Send to

Choose Destination
See comment in PubMed Commons below
Open Forum Infect Dis. 2015 Mar 20;2(1):ofv028. doi: 10.1093/ofid/ofv028. eCollection 2015 Jan.

Statin treatment and mortality: propensity score-matched analyses of 2007-2008 and 2009-2010 laboratory-confirmed influenza hospitalizations.

Author information

Oregon Public Health Division , Oregon Health Authority , Portland.
New Mexico Department of Health, Santa Fe.
California Emerging Infections Program, Oakland.
Connecticut Emerging Infections Program , Yale School of Public Health , New Haven, Connecticut.
Colorado Department of Public Health and Environment, Denver.
Minnesota Department of Health, St. Paul.
Maryland Department of Health and Mental Hygiene, Baltimore.
Vanderbilt University School of Medicine, Nashville, Tennessee.
Emerging Infections Program New York State Department of Health, Albany.
Influenza Division , Centers for Disease Control and Prevention , Atlanta, Georgia.


Background.  Annual influenza epidemics are responsible for substantial morbidity and mortality. The use of immunomodulatory agents such as statins to target host inflammatory responses in influenza virus infection has been suggested as an adjunct treatment, especially during pandemics, when antiviral quantities are limited or vaccine production can be delayed. Methods.  We used population-based, influenza hospitalization surveillance data, propensity score-matched analysis, and Cox regression to determine whether there was an association between mortality (within 30 days of a positive influenza test) and statin treatment among hospitalized cohorts from 2 influenza seasons (October 1, 2007 to April 30, 2008 and September 1, 2009 to April 31, 2010). Results.  Hazard ratios for death within the 30-day follow-up period were 0.41 (95% confidence interval [CI], .25-.68) for a matched sample from the 2007-2008 season and 0.77 (95% CI, .43-1.36) for a matched sample from the 2009 pandemic. Conclusions.  The analysis suggests a protective effect against death from influenza among patients hospitalized in 2007-2008 but not during the pandemic. Sensitivity analysis indicates the findings for 2007-2008 may be influenced by unmeasured confounders. This analysis does not support using statins as an adjunct treatment for preventing death among persons hospitalized for influenza.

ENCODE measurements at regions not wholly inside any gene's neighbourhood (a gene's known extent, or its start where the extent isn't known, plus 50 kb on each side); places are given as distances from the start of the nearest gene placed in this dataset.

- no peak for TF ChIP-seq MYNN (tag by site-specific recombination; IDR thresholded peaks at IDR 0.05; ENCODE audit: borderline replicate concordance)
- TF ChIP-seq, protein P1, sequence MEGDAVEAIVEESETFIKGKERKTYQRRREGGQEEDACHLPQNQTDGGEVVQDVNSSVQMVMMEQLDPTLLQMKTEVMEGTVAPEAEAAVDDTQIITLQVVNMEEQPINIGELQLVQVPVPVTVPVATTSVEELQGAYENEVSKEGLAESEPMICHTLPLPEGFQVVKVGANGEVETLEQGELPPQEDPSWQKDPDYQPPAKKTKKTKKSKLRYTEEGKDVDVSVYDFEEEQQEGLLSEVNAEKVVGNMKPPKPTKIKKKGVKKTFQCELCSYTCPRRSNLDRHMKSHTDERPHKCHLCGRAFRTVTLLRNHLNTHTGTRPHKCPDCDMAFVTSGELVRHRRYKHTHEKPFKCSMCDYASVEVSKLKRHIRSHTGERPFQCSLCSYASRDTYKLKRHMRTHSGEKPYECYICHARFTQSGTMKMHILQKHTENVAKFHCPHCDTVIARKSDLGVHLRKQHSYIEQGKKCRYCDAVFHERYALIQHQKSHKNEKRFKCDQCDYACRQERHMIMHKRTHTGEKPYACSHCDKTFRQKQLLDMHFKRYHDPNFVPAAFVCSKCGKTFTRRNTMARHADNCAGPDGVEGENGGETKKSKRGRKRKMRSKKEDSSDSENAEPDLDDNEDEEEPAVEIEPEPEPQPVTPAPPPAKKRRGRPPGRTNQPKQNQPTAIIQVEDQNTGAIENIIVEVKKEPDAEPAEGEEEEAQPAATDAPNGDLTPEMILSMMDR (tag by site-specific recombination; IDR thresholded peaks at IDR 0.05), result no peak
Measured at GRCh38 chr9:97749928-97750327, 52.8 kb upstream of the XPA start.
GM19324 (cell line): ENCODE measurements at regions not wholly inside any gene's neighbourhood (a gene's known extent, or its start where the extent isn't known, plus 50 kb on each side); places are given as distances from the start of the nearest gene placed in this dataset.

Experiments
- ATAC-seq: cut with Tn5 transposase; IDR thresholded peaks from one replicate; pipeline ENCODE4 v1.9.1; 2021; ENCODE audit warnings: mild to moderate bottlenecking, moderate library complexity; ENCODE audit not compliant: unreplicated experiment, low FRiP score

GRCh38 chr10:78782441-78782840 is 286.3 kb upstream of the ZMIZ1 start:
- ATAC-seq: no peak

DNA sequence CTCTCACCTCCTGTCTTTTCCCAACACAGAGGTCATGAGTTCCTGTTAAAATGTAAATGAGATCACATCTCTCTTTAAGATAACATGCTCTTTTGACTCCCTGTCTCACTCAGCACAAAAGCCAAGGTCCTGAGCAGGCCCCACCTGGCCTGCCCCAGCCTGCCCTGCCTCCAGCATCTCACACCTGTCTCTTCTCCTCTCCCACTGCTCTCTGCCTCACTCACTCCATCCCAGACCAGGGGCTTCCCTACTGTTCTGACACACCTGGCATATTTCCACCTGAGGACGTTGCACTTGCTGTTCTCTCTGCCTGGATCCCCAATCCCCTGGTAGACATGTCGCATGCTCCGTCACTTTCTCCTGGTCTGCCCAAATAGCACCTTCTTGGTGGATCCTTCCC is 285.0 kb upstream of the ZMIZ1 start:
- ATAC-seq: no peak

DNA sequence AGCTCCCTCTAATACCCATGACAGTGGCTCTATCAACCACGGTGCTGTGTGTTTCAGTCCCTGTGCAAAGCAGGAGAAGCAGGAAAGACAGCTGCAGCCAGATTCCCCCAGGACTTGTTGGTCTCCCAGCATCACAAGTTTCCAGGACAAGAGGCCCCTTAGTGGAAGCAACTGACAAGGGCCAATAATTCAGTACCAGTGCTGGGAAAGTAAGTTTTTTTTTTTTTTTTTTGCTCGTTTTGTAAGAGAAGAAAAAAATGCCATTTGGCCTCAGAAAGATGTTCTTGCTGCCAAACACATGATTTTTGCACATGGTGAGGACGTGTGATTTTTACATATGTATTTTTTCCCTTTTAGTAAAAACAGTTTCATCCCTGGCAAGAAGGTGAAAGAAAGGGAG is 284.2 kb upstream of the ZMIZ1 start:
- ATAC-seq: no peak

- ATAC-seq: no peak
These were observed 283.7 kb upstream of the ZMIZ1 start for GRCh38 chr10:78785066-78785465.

immunomodulatory agents; influenza; influenza mortality; pandemic; pandemic H1N1; statins

PubMed Commons home

PubMed Commons

How to join PubMed Commons

    Supplemental Content

    Full text links

    Icon for Silverchair Information Systems Icon for PubMed Central
    Loading ...
    Support Center